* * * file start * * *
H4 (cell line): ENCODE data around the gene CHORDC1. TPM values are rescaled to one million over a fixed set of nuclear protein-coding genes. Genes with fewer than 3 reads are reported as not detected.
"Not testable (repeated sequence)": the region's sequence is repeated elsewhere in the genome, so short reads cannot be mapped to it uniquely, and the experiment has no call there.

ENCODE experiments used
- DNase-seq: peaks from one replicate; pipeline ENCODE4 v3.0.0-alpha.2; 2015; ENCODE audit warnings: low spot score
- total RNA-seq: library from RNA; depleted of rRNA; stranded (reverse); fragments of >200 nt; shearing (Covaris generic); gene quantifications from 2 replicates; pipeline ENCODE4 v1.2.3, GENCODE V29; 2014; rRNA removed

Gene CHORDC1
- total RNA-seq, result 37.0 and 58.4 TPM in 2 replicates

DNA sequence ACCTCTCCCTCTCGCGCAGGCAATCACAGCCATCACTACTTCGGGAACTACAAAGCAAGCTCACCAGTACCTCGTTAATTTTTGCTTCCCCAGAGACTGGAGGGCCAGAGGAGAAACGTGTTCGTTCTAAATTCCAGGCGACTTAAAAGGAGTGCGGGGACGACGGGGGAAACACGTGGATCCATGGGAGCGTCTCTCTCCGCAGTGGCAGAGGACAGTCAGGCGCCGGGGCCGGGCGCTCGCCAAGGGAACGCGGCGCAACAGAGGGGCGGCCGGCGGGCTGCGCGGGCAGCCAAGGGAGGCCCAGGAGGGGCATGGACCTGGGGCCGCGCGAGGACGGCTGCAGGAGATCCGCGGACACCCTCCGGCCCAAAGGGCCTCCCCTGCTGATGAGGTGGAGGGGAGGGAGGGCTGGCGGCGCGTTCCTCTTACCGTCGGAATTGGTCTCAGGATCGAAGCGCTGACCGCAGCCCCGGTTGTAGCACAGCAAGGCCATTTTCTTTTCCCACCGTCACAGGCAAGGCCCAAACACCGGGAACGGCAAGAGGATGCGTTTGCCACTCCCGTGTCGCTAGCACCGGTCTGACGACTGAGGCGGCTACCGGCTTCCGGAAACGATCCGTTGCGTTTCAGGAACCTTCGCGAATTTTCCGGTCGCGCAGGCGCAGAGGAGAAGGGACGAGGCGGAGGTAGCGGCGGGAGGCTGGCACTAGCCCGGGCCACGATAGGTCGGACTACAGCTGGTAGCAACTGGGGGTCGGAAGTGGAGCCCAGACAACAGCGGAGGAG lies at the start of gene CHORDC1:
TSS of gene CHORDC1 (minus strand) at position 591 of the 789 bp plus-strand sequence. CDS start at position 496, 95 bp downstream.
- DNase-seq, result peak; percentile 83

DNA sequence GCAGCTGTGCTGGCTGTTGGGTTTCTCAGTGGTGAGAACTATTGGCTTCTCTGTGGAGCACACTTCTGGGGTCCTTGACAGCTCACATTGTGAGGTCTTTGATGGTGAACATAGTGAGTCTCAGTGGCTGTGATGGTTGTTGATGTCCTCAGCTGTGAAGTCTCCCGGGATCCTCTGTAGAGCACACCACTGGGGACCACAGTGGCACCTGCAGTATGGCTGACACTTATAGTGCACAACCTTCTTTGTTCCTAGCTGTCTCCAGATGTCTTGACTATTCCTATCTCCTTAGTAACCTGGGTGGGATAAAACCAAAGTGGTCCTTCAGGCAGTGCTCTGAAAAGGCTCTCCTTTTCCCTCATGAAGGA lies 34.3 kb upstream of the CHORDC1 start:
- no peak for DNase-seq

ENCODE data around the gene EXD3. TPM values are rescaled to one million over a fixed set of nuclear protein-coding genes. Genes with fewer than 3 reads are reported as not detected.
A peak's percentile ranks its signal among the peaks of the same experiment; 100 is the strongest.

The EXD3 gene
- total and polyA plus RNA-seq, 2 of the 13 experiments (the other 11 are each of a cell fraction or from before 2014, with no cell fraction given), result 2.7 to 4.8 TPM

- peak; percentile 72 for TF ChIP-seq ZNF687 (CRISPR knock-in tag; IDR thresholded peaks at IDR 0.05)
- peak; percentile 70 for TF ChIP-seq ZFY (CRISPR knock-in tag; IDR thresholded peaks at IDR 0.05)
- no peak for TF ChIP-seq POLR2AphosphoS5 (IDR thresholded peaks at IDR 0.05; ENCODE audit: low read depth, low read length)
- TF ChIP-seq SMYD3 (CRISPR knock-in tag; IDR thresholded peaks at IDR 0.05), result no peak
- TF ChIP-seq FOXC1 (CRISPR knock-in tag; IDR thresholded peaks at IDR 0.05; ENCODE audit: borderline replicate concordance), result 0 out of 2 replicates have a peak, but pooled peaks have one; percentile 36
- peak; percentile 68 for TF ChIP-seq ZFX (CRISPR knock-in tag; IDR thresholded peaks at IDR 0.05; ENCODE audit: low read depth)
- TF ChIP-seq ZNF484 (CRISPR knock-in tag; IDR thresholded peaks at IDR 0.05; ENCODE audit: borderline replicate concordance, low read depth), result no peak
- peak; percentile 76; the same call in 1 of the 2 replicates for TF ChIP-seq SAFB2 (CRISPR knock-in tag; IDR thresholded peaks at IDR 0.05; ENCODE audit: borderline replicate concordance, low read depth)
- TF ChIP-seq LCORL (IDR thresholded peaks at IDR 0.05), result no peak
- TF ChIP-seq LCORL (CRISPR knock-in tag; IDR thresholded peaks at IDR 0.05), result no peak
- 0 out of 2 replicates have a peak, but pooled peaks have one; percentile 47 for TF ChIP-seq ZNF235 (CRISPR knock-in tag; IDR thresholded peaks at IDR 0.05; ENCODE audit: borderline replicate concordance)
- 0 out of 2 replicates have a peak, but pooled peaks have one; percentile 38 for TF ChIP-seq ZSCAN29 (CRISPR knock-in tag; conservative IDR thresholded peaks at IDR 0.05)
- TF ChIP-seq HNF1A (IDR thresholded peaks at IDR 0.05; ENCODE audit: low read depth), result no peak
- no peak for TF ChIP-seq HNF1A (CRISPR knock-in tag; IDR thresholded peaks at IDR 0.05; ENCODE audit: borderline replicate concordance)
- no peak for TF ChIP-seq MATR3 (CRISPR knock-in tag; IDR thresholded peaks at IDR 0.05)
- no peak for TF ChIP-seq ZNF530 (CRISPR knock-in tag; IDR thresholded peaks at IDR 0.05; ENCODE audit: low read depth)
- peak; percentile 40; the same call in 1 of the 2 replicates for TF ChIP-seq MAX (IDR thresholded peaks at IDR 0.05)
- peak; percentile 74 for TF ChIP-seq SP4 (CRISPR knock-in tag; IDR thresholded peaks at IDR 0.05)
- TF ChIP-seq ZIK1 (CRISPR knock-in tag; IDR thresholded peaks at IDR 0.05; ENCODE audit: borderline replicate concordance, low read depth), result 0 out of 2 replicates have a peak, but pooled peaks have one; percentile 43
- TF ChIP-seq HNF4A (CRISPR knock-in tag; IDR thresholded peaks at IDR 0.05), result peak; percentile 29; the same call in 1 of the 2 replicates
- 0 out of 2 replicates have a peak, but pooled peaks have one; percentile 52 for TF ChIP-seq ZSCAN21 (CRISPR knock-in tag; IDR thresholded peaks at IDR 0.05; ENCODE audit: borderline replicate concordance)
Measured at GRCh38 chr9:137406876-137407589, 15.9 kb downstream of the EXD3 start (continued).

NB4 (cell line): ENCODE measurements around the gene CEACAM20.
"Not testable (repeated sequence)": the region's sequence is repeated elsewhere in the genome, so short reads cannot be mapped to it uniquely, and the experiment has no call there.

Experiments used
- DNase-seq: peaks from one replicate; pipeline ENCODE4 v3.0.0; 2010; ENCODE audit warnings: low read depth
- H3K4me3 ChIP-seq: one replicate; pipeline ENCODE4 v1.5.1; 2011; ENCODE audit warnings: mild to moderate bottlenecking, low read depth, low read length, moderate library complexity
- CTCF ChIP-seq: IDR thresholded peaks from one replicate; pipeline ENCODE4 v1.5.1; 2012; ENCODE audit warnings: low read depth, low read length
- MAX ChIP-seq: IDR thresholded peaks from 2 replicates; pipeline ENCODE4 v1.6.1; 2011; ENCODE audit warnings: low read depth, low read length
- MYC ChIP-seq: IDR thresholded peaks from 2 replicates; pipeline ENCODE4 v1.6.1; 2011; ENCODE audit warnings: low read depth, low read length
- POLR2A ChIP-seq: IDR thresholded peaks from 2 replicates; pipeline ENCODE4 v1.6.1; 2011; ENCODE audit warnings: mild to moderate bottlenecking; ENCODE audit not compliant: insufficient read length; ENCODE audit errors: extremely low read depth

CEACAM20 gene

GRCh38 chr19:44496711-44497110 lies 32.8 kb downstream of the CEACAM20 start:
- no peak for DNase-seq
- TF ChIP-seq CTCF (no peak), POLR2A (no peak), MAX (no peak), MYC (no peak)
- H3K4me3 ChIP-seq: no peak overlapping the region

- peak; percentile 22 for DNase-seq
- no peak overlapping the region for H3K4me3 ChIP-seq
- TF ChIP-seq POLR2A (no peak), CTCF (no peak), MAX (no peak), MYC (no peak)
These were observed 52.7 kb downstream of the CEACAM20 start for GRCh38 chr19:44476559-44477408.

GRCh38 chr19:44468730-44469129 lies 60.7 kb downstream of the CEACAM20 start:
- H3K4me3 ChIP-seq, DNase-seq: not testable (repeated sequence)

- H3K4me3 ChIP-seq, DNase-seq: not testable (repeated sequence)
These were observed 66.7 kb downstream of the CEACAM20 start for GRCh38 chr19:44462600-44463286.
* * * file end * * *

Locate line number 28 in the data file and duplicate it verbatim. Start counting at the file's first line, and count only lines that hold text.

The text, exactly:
- 0 out of 2 replicates have a peak, but pooled peaks have one; percentile 38 for TF ChIP-seq ZSCAN29 (CRISPR knock-in tag; conservative IDR thresholded peaks at IDR 0.05)